After the death of her father, Natalie Travers (Melissa Gilbert) discovers he was married to a rodeo star before he married Natalie’s mother. Upset that her father kept part of his life a secret from her and bewildered over how a prominent judge could fall for a cowgirl, she sets out to find Maggie Mae Jarrett. But Natalie meets her daughter Jessie Mae Jarrett (Lindsay Wagner) who is struggling to keep the wild horses on her land alive and safe.
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In the Eighteenth Century, in a small village in Ireland, Redmond Barry is a young farm boy in love with his cousin Nora Brady. When Nora engages to the British Captain John Quin, Barry challenges him for a duel of pistols. He wins and escapes to Dublin, but is robbed on the road. Without any other alternative, Barry joins the British Army to fight in the Seven Years War.
Burt Lancaster plays Steve Thompson, a man who seals his dark fate when he returns to Los Angeles to find his ex-wife Anna Dundee (Yvonne DeCarlo) eager to rekindle their love against all better judgement. She encourages their affair but then quickly marries mobster Slim Dundee (Dan Duryea). To deflect suspicion of the affair, Steve Thompson leads Dundee into a daylight armored-truck robbery.
From acclaimed graphic novelist Dash Shaw (New School) comes an audacious debut that is equal parts disaster cinema, high school comedy and blockbuster satire, told through a dream-like mixed media animation style that incorporates drawings, paintings and collage. Dash (Jason Schwartzman) and his best friend Assaf (Reggie Watts) are preparing for another year at Tides High School muckraking on behalf of their widely-distributed but little-read school newspaper, edited by their friend Verti (Maya Rudolph). But just when a blossoming relationship between Assaf and Verti threatens to destroy the boys’ friendship, Dash learns of the administration’s cover-up that puts all the students in danger. Hailed as “the most original animated film of the year” and “John Hughes for the Adult Swim generation”, the film’s everyday concerns of friendships, cliques and young love remind us how the high school experience continues to shape who we become, even in the most unusual of circumstances.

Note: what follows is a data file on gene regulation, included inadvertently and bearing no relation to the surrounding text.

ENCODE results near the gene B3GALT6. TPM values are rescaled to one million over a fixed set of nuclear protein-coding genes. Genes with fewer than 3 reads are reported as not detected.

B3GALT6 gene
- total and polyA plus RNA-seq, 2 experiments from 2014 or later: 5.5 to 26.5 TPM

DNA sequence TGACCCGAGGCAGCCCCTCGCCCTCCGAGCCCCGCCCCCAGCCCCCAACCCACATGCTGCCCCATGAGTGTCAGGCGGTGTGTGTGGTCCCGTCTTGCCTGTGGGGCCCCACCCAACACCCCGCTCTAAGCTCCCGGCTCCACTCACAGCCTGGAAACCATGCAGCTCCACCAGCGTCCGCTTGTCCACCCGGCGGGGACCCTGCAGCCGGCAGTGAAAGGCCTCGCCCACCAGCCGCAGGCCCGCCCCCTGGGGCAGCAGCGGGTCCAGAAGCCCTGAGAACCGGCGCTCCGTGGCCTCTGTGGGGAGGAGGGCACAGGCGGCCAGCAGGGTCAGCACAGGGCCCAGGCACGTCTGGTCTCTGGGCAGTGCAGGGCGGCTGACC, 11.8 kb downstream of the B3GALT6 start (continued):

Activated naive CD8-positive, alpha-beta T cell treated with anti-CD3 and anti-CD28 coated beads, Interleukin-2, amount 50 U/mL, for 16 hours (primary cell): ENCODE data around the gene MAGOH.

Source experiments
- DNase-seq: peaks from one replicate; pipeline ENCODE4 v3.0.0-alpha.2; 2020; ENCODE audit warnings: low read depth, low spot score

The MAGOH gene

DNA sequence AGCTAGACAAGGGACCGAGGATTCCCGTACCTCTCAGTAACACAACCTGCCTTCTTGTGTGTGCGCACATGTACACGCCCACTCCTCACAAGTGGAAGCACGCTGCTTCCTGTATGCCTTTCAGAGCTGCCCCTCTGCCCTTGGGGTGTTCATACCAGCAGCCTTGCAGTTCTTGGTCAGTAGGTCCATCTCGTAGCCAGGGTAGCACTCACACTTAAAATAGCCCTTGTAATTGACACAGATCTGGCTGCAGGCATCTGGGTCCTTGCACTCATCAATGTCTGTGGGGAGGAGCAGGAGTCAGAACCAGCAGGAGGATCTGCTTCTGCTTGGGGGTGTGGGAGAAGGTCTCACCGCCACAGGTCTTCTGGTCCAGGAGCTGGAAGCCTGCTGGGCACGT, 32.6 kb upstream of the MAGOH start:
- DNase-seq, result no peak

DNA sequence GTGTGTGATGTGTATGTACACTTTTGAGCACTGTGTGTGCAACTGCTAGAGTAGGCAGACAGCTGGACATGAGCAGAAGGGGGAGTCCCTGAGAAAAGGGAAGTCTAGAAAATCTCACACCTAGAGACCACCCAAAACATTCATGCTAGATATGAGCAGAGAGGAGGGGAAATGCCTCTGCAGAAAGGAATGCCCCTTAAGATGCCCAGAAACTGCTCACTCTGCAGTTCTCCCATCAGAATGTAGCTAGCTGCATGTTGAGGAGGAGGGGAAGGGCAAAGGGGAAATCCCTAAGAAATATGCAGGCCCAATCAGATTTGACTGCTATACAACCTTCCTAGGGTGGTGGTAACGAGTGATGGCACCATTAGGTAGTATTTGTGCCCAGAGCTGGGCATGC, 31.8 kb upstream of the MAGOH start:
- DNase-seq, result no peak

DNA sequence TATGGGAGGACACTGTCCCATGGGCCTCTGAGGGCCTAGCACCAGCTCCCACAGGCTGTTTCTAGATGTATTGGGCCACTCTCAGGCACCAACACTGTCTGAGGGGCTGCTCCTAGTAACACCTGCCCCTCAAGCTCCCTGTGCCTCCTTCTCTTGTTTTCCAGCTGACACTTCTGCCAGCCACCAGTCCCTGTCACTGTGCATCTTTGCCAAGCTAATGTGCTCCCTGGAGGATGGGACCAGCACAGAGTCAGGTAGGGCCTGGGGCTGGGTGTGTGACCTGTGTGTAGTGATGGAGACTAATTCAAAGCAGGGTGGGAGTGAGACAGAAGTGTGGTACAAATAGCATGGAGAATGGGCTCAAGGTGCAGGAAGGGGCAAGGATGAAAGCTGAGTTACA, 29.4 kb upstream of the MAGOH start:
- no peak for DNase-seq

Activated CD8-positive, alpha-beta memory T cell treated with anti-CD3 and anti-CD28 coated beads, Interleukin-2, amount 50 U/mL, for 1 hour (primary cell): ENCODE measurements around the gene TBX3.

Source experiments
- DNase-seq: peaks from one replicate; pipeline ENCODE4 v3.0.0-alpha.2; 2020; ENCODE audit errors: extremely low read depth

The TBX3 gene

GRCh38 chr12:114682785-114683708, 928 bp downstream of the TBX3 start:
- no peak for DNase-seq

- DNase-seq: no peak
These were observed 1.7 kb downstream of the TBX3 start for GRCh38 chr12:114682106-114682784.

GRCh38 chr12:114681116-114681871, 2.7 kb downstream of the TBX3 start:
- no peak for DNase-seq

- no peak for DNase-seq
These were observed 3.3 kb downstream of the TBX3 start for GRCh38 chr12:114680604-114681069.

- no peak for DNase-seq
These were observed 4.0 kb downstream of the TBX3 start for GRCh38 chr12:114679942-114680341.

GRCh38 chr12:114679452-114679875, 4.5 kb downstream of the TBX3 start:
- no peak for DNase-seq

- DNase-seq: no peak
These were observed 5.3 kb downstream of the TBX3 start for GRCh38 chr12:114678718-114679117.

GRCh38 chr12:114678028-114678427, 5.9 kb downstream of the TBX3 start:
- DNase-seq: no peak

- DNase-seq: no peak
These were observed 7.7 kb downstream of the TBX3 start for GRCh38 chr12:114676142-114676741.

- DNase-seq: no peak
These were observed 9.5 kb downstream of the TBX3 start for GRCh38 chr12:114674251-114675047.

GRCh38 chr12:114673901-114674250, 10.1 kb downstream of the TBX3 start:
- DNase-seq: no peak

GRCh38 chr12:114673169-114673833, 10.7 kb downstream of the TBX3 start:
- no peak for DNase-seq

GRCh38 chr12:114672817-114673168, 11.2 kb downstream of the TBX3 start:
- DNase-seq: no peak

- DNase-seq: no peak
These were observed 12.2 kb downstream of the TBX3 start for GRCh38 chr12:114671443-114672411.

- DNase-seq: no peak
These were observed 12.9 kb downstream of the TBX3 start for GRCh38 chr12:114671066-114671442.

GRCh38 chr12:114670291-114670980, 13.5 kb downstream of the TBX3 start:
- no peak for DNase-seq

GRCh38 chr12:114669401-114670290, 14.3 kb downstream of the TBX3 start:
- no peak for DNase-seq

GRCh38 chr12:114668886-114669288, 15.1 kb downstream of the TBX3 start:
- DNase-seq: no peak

In the year of 2039, after World Wars destroy much of the civilization as we know it, territories are no longer run by governments, but by corporations; the mightiest of which is the Mishima Zaibatsu. In order to placate the seething masses of this dystopia, Mishima sponsors Tekken, a tournament in which fighters battle until only one is left standing.
It is the 1960s. Two Maori families, the Mahanas and the Poatas, make a living shearing sheep on the east coast of New Zealand. The two clans, who are bitter enemies, face each other as rivals at the annual sheep shearing competitions. Simeon is a 14-year-old scion of the Mahana clan. A courageous schoolboy, he rebels against his authoritarian grandfather Tamihana and his traditional ways of thinking and begins to unravel the reasons for the long-standing feud between the two families. Before long, the hierarchies and established structures of the community are in disarray because Tamihana, who is as stubborn as he is proud, is not prepared to acquiesce and pursue new paths.
Billy Hayes is caught attempting to smuggle drugs out of Turkey. The Turkish courts decide to make an example of him, sentencing him to more than 30 years in prison. Hayes has two opportunities for release: the appeals made by his lawyer, his family, and the American government, or the “Midnight Express”.